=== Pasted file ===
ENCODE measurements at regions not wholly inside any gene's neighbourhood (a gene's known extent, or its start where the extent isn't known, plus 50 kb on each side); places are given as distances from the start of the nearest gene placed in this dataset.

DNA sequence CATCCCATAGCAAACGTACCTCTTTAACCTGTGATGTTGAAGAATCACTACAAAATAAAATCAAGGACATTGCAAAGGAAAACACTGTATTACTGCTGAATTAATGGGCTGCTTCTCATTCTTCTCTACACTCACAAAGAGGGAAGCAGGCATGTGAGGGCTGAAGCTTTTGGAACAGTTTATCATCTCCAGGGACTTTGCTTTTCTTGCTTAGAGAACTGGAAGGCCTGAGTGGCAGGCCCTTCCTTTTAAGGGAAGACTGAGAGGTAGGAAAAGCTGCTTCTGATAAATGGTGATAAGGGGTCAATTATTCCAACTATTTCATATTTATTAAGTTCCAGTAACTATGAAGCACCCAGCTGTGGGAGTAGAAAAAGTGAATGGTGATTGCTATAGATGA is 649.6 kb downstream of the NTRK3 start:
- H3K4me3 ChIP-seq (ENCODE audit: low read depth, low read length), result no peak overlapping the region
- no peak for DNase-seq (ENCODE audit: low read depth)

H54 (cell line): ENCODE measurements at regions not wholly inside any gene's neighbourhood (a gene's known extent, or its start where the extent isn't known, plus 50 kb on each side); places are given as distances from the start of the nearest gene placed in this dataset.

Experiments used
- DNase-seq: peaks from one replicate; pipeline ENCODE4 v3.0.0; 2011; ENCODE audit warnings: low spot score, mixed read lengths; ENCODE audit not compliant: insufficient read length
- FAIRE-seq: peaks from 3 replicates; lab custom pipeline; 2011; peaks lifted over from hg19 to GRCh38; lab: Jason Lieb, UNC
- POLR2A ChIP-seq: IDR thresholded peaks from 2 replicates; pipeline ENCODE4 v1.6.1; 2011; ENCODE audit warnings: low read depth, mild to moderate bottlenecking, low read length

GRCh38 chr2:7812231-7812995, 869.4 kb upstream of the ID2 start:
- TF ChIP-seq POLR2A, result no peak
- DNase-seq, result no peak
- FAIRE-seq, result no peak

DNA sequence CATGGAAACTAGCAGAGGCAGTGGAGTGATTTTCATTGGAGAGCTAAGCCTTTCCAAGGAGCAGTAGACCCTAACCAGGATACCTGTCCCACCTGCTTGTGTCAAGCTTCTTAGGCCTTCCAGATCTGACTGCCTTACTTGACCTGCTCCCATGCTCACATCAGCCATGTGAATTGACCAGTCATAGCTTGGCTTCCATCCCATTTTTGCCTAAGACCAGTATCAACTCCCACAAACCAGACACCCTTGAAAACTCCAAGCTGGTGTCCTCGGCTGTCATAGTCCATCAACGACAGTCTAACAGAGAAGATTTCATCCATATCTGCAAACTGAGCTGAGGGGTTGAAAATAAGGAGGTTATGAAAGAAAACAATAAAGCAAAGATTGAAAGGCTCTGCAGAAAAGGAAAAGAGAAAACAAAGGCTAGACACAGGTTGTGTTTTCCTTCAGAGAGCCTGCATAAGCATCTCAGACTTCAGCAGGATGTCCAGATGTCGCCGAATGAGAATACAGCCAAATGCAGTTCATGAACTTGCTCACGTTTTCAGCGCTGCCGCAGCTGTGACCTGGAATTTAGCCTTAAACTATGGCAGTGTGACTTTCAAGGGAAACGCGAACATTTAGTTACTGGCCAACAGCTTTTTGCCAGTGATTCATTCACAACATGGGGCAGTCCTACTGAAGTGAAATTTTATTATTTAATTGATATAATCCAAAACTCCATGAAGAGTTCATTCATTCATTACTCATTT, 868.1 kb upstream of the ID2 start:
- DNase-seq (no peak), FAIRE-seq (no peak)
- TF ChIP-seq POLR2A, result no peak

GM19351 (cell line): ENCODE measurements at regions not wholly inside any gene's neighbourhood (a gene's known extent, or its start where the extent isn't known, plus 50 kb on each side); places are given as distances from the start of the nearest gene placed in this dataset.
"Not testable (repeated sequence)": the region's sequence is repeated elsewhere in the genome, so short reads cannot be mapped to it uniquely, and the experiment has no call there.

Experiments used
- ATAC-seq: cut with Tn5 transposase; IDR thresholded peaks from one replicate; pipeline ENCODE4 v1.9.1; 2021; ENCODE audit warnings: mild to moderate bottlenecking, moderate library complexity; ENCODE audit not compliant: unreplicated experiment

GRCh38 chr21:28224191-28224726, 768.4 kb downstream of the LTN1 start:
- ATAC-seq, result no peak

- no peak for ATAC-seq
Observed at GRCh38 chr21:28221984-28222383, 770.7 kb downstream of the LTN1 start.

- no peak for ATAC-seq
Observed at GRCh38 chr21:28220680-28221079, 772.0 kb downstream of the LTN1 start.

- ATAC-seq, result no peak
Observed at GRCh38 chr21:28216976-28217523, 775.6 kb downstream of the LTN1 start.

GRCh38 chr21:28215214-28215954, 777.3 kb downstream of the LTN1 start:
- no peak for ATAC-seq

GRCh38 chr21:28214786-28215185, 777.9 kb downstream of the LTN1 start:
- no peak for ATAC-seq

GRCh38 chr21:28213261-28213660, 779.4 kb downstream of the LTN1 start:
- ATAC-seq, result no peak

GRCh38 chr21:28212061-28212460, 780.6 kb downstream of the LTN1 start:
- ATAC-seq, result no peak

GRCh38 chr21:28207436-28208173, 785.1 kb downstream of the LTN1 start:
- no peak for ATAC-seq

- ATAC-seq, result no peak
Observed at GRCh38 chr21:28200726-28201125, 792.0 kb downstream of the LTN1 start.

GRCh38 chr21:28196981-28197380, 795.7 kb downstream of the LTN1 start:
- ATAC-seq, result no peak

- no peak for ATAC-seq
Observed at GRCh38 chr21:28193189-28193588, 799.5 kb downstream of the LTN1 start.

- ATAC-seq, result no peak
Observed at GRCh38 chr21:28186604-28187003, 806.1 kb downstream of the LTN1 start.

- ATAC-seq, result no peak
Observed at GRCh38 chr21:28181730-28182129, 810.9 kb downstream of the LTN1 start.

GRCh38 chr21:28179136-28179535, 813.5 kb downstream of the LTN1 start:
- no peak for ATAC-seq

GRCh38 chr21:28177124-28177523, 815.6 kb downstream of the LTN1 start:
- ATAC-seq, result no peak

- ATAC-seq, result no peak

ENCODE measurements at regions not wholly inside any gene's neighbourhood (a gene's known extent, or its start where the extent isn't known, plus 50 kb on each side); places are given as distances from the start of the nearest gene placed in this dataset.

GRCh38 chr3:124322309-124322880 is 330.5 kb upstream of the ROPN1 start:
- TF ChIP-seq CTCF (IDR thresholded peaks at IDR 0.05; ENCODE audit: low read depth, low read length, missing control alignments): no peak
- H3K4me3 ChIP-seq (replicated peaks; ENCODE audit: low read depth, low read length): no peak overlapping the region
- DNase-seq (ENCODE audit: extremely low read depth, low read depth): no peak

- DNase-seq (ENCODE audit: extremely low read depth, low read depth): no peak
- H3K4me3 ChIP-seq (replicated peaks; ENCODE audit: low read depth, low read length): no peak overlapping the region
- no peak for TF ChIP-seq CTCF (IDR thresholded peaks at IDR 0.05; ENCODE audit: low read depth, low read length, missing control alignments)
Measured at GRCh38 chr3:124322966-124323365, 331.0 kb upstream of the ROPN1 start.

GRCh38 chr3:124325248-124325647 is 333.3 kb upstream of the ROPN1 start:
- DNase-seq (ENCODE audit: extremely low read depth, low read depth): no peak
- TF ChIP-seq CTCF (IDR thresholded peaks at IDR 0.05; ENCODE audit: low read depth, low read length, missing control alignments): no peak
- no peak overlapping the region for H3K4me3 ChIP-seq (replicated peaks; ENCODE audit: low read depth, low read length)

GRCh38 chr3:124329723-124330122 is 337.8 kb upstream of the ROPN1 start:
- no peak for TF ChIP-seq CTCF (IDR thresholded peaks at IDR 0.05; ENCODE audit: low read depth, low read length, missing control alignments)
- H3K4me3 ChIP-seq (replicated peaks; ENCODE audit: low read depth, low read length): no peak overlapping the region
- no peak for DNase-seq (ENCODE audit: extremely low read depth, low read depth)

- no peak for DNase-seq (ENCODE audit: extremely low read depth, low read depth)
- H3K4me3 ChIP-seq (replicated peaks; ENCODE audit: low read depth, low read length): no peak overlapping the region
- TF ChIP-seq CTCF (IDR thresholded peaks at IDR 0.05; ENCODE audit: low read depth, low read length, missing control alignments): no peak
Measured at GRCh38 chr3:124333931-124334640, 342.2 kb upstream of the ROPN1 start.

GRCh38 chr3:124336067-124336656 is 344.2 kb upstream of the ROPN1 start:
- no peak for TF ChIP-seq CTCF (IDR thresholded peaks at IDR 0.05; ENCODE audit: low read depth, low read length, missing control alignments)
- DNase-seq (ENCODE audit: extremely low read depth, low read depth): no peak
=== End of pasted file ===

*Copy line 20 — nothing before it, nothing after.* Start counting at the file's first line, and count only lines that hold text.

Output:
- ATAC-seq: cut with Tn5 transposase; IDR thresholded peaks from one replicate; pipeline ENCODE4 v1.9.1; 2021; ENCODE audit warnings: mild to moderate bottlenecking, moderate library complexity; ENCODE audit not compliant: unreplicated experiment